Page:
At the Athenean Institute for Cosmic Reasearch, they're eityher discussing some sort of space anomaly or planning a party and deciding who to invite. What I'm pretty sure is true is that they're all so gay their lab coats are pink. In case we weren't sure, watching it in a language we didn't understand, for example.
Across town, a group of drag queens preparing for a night out.
And there's a morbidly desperate middle-class couple. She gets her cocaine delivered with her pizza, and her husband talks on the phone all through the meal. He appears to be a married-to-his work politician, perhaps appointed. The moussaka iself was made by the English-speaking maid for the politician, the cokehead, and their son. But the boy apparently doesn't like it. He takes it out and feeds it to a dog.
Before the pooch can finish his meal, a UFO happens by and beams the remaining moussaka making it huge. And mobile. And apparently sentient. It isn't long before the moussaka is out crushing people in their cars. Seems lucky that they didn't throw King Ghodorah at Athens.
The aliens are scantily-clad women, naturally. Lovely women aliens have been a staple of kaiju films since Miss Namikawa in Invasion of Astro-Monster, although these seem more like Barbella and Flobella in Gamera vs Guiron. There's a whole bit of exposition involving the moussaka and the ocean that I totally didn't get, and which might explain the ending.
Despite the campiness, once the moussaka begins to rampage, there's real tragedy. A reporter walks through a backyard filled with bodies, and interviews a traumatized survivor.
The film is cognizant of its roots, showing us psople running away from the giant moussaka, and a trail of bodies it leaves in its wake. As the TV presenters around the world begin to weigh in, the British announcer does in front of an image ot Tower Bridge, famously demolished by Gorgo.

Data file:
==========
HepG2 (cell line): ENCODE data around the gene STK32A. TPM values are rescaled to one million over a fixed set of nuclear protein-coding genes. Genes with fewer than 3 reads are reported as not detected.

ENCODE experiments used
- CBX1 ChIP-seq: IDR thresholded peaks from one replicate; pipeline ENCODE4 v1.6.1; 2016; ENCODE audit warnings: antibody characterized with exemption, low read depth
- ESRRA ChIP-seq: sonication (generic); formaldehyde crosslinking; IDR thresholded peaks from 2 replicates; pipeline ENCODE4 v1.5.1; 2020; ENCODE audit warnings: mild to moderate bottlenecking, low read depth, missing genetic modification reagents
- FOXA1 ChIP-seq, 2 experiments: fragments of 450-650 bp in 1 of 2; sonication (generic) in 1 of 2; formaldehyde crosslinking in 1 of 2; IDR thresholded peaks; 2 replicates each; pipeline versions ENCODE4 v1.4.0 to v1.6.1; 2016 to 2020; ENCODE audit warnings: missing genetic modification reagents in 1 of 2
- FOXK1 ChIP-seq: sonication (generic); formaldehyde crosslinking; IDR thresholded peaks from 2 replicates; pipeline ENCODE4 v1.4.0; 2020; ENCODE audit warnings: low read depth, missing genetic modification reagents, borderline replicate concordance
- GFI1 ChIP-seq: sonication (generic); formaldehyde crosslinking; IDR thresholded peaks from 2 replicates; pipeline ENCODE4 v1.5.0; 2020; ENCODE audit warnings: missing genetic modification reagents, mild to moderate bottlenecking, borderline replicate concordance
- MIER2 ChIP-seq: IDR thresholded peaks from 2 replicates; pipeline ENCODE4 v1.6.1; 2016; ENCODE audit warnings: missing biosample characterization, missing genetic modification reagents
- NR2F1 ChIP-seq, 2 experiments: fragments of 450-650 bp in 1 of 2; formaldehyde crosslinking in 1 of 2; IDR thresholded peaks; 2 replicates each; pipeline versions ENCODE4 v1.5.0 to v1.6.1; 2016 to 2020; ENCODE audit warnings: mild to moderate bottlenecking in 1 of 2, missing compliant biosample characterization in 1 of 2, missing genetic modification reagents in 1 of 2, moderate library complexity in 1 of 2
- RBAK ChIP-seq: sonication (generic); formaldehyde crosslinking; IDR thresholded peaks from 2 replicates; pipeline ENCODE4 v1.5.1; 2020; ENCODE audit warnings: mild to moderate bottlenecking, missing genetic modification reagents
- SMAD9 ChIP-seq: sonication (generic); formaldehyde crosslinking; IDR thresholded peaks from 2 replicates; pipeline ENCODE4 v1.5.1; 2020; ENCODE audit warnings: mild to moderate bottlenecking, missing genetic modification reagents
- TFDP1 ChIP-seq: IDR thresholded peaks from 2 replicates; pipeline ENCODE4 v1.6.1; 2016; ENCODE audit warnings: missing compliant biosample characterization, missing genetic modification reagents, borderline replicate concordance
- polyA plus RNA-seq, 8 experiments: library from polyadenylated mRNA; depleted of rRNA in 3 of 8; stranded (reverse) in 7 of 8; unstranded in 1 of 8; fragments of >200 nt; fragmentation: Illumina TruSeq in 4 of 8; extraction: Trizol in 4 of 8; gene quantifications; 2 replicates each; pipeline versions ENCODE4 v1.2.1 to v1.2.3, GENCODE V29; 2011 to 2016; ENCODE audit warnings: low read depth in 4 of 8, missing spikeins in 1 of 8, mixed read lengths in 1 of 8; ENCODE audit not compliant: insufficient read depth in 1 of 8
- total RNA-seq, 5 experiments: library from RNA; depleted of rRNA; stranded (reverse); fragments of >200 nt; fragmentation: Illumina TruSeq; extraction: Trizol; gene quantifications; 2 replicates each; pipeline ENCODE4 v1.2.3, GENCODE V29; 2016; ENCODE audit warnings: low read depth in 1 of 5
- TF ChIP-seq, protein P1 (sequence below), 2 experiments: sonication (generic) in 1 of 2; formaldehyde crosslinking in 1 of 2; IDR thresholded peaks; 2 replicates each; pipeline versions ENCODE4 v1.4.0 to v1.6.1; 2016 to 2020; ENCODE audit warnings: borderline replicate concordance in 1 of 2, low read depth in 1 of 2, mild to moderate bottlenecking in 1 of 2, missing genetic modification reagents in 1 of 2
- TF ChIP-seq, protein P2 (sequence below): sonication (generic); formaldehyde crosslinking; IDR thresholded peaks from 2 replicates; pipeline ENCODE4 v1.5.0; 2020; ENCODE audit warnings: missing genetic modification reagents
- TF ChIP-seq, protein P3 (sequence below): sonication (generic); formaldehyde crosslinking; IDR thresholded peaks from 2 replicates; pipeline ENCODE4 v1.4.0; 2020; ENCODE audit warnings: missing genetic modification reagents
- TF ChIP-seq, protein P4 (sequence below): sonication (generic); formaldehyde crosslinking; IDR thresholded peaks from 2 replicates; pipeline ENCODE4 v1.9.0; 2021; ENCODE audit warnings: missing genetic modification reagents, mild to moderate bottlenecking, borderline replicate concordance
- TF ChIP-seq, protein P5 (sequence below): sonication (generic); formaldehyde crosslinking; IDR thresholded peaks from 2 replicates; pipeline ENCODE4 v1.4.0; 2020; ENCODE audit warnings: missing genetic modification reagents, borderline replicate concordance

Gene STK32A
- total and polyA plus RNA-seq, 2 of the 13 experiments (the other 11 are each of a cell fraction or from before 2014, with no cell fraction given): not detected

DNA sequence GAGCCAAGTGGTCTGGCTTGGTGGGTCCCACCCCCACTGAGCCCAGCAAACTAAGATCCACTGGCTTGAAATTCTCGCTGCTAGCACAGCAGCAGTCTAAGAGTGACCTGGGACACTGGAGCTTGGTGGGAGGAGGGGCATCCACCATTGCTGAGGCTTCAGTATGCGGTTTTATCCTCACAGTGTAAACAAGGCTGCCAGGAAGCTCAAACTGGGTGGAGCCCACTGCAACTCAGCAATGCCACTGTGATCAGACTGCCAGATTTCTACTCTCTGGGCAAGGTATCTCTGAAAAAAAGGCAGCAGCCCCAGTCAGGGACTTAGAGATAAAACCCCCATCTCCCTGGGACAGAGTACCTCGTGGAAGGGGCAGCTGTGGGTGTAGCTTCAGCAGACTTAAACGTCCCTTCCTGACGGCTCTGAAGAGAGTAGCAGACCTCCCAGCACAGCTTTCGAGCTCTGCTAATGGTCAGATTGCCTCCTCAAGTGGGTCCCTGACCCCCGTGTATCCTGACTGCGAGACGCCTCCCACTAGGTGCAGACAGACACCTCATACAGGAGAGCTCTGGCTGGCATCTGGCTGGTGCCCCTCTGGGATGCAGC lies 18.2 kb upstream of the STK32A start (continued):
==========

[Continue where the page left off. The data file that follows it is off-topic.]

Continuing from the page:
The massive and sudden international interest in the Giant Moussacka is interesting, since a lot of the people in the city itself learn what's happening from the television reports. In fact, television is a relentless presence in the film, underscoring so much of the characters' actions. One pair of characters just sit and watch their TV. A television psychic tells us that the Giant Moussaka is a Cancer, with Saggitarius ascendant, giving it a strong personality. A politician (I think) says it's all hallicinations derived from methane. A commentator on television warns that the moussaka is the product of carbon dioxide, and then poisons herself on live television. As far as I can tell, this is not played for laughs.
But nobody actually does anything. The Moussaka continues to rampage. It doesn't destroy buildings, and it never actually comes into contact with the police or the military, probably for budgetary reasons.
The phone-talking politician confronts the enormous Moussaka with a pistol. Less than not working, the puckered bullet holes vomit back an toxic liquid, reminiscent of Hedorah, but notably less gruesome.
The largest killer is not the moussaka itself, but the fear it spreads and the suicides in its wake. Several suicides methods are shown, electricution, pills, and gas. This may be emblematic of the high suicide rate in the LGBT community, but Greece has a spectacualary low suicide rate, one of the lowest in all of Europe. So I really don't have a grasp on what this is all about. The film has no trouble showing the dead in the moussaka's wake.
Eventually, the aliens return in their brightly colored UFO, and shrinking the moussaka and turns it back into their lost leader, Garo. Clearly, I've missed a great deal. But the end of the film has one of the scientists, the reporter, the child of the cokehead, and the main drag queen driving, happily eating chocolates, I believe having found a new life together, rolling to some cheery disco.
Attack of the Giant Moussaka seems like a more complex film than most on-line reviewers give it credit for. It's not just a spoof, but I'm damned if I can figure out exactly what else it's trying to be. There seems to be some sort of statement about the influence of television, fear, and the privilege of the wealthy. It's certainly not about food. Of course, I'm also saying this not having followed any of the dialog, so take trhat statement with a grain of salt.
Next week, I get back to DVDs, so no more blurry pictures! And Godzilla is up against a foe we haven't seen since 1956.